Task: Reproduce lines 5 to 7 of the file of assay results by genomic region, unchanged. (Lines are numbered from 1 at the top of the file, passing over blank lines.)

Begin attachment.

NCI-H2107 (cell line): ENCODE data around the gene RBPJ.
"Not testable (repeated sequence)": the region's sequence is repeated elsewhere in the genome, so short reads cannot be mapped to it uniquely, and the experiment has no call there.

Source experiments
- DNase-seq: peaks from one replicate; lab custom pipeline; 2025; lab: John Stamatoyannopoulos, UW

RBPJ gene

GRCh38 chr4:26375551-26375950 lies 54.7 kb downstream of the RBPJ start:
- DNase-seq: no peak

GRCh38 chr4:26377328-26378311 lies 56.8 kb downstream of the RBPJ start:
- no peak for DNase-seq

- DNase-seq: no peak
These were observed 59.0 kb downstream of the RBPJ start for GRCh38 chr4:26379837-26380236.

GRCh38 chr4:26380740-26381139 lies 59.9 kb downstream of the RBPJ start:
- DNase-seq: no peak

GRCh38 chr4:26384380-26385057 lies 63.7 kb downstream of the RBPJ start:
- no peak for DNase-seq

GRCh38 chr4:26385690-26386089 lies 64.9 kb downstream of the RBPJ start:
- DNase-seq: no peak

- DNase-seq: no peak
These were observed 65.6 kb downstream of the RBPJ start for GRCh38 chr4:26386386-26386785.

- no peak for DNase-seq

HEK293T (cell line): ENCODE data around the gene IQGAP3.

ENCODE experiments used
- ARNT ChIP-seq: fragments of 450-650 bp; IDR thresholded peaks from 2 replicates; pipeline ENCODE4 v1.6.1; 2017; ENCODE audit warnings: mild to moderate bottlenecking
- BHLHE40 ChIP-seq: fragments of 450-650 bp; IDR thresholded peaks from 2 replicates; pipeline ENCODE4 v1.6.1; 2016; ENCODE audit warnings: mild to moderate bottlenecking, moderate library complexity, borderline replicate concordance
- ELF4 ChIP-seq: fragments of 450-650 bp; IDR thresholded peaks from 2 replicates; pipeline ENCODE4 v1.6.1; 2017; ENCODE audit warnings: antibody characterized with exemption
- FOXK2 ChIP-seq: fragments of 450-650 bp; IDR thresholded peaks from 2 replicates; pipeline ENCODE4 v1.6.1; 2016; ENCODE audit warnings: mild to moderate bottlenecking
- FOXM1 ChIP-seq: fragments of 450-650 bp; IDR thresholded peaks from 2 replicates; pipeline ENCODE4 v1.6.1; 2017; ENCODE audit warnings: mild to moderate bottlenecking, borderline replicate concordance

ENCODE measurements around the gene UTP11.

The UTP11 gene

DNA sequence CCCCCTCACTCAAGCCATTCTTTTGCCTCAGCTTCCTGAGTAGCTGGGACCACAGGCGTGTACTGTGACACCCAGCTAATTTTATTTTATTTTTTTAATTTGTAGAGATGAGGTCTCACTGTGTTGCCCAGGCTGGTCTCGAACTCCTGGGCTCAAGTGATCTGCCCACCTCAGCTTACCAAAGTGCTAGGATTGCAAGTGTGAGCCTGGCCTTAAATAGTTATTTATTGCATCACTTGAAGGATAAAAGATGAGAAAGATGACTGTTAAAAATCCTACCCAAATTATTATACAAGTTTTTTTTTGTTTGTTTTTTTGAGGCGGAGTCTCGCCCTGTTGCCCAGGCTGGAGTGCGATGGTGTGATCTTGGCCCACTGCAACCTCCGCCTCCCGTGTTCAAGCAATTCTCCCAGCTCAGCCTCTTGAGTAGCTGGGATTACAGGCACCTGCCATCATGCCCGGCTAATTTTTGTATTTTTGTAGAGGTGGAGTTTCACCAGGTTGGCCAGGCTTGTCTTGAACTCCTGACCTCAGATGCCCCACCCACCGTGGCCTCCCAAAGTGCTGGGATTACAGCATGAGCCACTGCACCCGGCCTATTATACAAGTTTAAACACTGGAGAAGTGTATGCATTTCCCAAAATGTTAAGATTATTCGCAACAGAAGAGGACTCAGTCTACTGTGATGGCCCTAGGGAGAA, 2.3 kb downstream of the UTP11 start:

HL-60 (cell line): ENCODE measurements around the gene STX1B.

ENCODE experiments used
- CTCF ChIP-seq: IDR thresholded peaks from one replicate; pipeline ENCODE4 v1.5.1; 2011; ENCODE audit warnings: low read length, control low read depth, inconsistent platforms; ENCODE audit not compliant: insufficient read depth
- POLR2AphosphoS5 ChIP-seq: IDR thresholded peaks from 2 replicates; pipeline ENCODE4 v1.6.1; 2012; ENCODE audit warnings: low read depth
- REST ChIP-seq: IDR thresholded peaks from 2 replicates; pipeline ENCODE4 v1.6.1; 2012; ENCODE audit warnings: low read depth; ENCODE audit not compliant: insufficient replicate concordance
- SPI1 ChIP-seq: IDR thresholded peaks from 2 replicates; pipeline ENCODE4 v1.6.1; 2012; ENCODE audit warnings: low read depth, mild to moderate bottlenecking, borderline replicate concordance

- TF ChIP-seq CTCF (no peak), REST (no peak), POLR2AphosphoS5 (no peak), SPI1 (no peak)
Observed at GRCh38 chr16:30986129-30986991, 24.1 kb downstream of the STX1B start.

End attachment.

RBPJ gene

GRCh38 chr4:26375551-26375950 lies 54.7 kb downstream of the RBPJ start:
- DNase-seq: no peak